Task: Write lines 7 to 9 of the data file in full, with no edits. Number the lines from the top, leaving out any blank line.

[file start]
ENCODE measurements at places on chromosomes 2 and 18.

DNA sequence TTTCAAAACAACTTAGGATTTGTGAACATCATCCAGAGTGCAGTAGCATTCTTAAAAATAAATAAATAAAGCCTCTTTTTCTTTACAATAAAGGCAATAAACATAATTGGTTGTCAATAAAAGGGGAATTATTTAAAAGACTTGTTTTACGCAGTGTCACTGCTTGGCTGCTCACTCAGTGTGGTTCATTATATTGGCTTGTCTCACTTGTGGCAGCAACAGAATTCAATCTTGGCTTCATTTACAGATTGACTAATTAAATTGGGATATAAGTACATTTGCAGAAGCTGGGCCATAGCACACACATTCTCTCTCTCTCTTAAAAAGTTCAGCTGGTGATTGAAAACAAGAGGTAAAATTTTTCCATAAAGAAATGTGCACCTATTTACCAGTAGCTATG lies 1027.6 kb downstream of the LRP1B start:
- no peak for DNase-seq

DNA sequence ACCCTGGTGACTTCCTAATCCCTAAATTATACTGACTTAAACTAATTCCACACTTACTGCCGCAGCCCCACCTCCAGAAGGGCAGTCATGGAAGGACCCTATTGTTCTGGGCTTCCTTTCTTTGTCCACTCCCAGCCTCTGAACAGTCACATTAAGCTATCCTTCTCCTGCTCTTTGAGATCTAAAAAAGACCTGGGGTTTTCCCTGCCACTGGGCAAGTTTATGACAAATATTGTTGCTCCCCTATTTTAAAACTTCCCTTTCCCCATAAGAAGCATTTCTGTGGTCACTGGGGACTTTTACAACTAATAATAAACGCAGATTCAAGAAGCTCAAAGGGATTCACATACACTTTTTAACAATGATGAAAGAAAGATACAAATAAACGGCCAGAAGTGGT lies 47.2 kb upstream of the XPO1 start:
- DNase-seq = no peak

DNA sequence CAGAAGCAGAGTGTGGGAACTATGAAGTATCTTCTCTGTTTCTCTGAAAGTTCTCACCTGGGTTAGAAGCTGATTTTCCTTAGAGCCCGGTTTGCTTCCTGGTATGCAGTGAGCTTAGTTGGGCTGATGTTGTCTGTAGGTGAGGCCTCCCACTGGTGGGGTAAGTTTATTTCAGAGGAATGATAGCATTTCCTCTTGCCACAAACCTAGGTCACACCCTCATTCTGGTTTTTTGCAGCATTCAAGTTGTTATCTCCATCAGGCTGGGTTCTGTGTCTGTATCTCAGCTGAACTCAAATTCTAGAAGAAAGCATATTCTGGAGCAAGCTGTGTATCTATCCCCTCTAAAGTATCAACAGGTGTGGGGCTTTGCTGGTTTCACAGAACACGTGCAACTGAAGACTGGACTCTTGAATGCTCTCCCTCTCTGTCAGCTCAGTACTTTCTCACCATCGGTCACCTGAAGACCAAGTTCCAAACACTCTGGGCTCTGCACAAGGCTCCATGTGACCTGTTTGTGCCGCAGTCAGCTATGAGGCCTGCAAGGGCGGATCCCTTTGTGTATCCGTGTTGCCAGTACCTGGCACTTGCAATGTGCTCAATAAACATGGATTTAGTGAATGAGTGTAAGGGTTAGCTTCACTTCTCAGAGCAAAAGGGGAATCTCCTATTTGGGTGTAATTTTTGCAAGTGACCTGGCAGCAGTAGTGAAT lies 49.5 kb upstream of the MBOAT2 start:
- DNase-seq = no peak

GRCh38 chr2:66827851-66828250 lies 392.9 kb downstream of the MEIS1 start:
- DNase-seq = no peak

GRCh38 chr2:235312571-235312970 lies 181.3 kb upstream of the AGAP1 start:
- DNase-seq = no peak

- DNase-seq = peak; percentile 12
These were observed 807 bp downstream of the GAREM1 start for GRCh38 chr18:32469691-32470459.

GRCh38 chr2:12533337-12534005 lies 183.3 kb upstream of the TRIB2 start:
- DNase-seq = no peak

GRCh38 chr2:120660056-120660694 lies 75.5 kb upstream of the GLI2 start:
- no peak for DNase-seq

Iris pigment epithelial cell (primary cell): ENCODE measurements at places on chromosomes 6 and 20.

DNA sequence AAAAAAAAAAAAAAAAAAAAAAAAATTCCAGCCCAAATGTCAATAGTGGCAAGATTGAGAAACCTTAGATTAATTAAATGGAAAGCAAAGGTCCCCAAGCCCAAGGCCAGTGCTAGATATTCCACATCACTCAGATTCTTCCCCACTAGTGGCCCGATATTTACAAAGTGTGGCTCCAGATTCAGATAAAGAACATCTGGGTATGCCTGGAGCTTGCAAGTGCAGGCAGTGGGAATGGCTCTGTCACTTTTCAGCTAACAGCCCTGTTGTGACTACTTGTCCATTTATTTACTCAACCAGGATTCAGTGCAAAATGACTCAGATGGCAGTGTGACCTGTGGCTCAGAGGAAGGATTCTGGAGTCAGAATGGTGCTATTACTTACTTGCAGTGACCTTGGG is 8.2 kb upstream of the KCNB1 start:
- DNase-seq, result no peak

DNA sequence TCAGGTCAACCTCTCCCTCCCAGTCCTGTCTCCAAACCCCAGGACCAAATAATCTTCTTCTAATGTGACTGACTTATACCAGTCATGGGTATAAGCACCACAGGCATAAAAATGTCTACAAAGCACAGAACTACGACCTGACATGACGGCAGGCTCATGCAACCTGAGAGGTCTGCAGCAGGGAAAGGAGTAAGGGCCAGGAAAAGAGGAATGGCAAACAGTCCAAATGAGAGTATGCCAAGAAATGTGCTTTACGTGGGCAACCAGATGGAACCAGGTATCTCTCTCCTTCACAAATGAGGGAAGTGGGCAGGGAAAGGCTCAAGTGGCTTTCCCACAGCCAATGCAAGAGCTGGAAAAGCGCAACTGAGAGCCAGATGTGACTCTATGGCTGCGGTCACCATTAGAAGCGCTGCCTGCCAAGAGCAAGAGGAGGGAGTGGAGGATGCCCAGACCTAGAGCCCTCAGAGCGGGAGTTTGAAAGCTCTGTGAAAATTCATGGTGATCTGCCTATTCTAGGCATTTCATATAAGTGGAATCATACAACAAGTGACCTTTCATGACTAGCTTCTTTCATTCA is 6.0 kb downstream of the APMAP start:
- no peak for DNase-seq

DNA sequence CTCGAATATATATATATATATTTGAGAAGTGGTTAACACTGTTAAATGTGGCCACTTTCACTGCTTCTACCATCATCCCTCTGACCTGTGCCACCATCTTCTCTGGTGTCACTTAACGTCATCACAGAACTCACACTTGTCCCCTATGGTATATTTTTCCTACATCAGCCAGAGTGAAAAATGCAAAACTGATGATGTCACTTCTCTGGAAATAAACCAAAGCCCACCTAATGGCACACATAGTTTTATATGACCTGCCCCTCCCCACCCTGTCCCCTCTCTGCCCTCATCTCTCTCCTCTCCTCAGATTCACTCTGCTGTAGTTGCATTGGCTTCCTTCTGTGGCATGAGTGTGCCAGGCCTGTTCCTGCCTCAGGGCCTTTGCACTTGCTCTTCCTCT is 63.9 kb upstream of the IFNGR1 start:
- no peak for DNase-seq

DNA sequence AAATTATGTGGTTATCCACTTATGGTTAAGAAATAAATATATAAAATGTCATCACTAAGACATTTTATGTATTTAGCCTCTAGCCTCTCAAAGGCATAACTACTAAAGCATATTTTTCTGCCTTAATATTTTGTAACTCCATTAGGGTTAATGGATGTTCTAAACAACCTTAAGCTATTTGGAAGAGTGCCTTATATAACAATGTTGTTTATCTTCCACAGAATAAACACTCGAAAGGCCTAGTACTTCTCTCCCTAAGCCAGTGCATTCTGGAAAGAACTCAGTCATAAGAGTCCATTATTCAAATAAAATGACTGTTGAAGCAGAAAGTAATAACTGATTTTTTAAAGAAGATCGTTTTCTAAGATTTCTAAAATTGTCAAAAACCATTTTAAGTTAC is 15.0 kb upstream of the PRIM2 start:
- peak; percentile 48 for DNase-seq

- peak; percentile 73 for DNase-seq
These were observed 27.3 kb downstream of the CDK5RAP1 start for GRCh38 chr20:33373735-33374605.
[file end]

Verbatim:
- DNase-seq = no peak

GRCh38 chr2:66827851-66828250 lies 392.9 kb downstream of the MEIS1 start:
- DNase-seq = no peak